EFFECT OF CHANGES MADE BY LABOR & COMMERCE COMMITTEE (First Substitute):
Modifies the definitions for field checks and visits to those required by the U.S. Department of Labor.
Changes the title of the office to the Office of Agricultural and Seasonal Workforce Services and modifies its duties.
Funds the office by an appropriation for the 2019-21 biennium.
Provides that in 2021 ESD will analyze the costs and determine if fees are necessary, which will be waived for the first ten workers requested for each employer each year and are limited to $75 per requested worker, adjusted for inflation.
Provides that there must be a process to allow for reimbursement if a worker is not federally certified.
Modifies the advisory committee structure to eight members and adds L&I, DOH, and WSDA as nonvoting ex officio members.
Modifies the title.
Fiscal Note: Available.
Creates Committee/Commission/Task Force that includes Legislative members: No.
Effective Date: The bill contains several effective dates. Please refer to the bill.
Staff Summary of Public Testimony on Original Bill (Labor & Commerce): The committee recommended a different version of the bill than what was heard. PRO: There were two stakeholder meetings. The issues raised have been issues for years. We have not moved forward enough. Although this is a program funded by the federal government, it is dramatically underfunded. As a state, we are still responsible for the health, safety, and welfare of the workers. The state needs to come up with something while we wait for the federal government to provide additional funding. Also, the reliance on WorkSource to find farmworkers is a problem because is relies on the Internet and not all workers have access to the internet.
The U.S. Department of Labor provides ESD with approximately $300,000 to administer the program with a long list of required activities costing far more than is allotted. Many applications have deficiencies requiring additional work by ESD. The federal government collects a fee from the employers but does not increase the amount to ESD based on the use of the program. Washington is the third largest user of the program but is twentieth in the amount of funds received to administer the program. ESD has advocated for the state to no avail. Coordinating with other agencies is important so the employer does not get too many days of inspections.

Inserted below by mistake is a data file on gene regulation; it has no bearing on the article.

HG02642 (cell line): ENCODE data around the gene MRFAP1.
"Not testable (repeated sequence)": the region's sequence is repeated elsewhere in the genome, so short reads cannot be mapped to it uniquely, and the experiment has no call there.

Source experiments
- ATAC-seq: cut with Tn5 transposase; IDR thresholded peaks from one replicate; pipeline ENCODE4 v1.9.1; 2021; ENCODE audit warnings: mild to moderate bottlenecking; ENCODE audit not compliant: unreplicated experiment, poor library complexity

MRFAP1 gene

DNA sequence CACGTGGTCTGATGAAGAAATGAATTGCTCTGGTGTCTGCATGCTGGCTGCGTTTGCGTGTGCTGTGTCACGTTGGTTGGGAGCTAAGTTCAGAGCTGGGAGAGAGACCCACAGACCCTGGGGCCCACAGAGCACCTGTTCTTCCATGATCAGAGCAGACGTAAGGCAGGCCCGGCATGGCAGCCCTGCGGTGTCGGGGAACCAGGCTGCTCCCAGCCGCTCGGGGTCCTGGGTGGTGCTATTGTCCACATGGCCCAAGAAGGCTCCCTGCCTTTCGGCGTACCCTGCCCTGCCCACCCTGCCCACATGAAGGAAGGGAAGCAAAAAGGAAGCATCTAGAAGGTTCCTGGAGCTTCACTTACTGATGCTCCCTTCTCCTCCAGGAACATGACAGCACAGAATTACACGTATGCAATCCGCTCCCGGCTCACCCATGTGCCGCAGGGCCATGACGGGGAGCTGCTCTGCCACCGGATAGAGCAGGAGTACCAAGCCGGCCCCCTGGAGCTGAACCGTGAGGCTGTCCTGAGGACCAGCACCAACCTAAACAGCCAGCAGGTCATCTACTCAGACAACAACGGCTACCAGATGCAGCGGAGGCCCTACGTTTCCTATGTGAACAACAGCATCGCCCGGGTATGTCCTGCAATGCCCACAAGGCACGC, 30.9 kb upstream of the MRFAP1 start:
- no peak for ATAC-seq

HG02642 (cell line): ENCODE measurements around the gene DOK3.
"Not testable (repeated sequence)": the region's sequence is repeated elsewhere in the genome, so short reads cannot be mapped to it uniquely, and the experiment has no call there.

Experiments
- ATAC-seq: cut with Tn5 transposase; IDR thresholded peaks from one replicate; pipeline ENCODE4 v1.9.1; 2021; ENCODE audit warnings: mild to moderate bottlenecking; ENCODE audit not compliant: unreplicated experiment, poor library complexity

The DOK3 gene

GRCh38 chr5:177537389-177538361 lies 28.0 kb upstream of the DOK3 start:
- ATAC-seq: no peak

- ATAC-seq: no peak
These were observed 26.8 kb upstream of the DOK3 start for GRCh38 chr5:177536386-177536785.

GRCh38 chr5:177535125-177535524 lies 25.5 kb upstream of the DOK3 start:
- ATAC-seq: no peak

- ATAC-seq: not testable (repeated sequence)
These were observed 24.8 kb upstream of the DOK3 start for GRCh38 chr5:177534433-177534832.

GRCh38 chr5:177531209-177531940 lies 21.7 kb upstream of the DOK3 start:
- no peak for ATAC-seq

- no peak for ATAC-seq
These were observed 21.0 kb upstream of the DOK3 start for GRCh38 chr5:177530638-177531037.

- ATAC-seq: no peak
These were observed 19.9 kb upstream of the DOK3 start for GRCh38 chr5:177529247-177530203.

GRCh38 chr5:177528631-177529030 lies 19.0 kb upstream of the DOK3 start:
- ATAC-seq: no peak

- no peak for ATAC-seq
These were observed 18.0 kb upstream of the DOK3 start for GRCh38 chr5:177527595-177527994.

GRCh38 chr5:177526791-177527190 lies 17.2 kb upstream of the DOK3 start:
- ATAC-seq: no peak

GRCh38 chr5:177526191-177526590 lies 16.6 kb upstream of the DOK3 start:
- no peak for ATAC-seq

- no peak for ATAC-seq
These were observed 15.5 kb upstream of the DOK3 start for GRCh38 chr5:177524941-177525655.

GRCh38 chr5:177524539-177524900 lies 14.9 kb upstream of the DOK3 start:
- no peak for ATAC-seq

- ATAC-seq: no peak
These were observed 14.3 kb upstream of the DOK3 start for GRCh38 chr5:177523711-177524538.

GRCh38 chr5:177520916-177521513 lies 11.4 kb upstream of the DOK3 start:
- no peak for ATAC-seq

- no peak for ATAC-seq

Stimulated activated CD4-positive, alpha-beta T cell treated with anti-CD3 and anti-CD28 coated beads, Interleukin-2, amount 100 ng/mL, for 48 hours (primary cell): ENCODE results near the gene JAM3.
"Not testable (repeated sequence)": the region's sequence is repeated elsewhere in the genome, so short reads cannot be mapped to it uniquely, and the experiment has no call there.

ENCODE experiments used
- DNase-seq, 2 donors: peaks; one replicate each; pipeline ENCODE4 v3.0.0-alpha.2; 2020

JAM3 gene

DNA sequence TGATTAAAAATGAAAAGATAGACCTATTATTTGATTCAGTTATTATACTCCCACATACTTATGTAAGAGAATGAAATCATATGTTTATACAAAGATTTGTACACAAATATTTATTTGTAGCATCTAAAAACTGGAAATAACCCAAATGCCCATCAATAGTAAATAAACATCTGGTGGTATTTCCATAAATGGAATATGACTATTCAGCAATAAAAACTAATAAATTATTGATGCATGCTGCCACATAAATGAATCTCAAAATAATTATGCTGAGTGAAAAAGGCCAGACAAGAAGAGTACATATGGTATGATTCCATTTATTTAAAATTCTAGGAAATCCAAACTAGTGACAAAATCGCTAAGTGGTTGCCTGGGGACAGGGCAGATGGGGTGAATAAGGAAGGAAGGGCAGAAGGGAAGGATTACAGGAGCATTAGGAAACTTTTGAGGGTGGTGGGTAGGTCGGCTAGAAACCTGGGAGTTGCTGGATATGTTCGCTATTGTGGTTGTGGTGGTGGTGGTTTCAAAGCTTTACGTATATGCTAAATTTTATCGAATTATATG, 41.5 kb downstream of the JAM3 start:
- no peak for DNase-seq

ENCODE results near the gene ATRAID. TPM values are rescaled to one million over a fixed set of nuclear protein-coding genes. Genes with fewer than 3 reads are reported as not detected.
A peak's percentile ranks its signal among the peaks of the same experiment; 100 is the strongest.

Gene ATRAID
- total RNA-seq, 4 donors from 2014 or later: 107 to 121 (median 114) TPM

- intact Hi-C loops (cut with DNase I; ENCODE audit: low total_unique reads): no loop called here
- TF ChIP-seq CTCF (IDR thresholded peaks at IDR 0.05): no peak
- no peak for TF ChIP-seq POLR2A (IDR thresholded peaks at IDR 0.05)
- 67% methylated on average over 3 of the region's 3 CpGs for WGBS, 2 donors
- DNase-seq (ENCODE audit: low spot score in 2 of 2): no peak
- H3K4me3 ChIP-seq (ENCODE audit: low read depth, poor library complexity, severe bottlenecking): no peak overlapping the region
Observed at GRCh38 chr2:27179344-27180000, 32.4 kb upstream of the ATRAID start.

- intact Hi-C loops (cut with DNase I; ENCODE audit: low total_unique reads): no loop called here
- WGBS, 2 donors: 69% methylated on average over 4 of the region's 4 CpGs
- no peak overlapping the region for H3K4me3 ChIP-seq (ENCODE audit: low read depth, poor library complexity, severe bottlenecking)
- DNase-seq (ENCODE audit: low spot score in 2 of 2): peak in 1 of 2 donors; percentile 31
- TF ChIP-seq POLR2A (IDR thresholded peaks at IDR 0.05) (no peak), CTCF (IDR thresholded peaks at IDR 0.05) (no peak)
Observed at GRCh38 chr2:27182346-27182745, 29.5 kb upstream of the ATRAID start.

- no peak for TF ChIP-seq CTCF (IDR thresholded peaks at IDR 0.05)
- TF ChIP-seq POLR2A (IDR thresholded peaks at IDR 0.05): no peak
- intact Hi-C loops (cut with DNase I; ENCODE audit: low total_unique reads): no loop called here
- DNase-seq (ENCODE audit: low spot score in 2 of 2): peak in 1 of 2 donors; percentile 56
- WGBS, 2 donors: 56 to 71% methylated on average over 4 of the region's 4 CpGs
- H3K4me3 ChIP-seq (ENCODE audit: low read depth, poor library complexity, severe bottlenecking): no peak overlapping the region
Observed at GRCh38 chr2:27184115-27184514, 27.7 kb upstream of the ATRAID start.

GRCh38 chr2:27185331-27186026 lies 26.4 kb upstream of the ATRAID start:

The H2A program leaves workers uniquely vulnerable to abuse and that is why the bill is needed. These workers are exempt from certain federal protections. They are more likely to be subject to harassment because they are tied to a single employer and cannot leave if conditions are bad. Employers have control over who gets jobs and workers can be blacklisted. Proper oversight is critical to stopping abuses and preventing harm to workers. Employers who have a captive and compliant workforce should pay the cost.
ESD has failed to recruit domestic farmworkers. The names of the farms using the program are not released. Many of the largest farms are using this program. This is a profitable industry.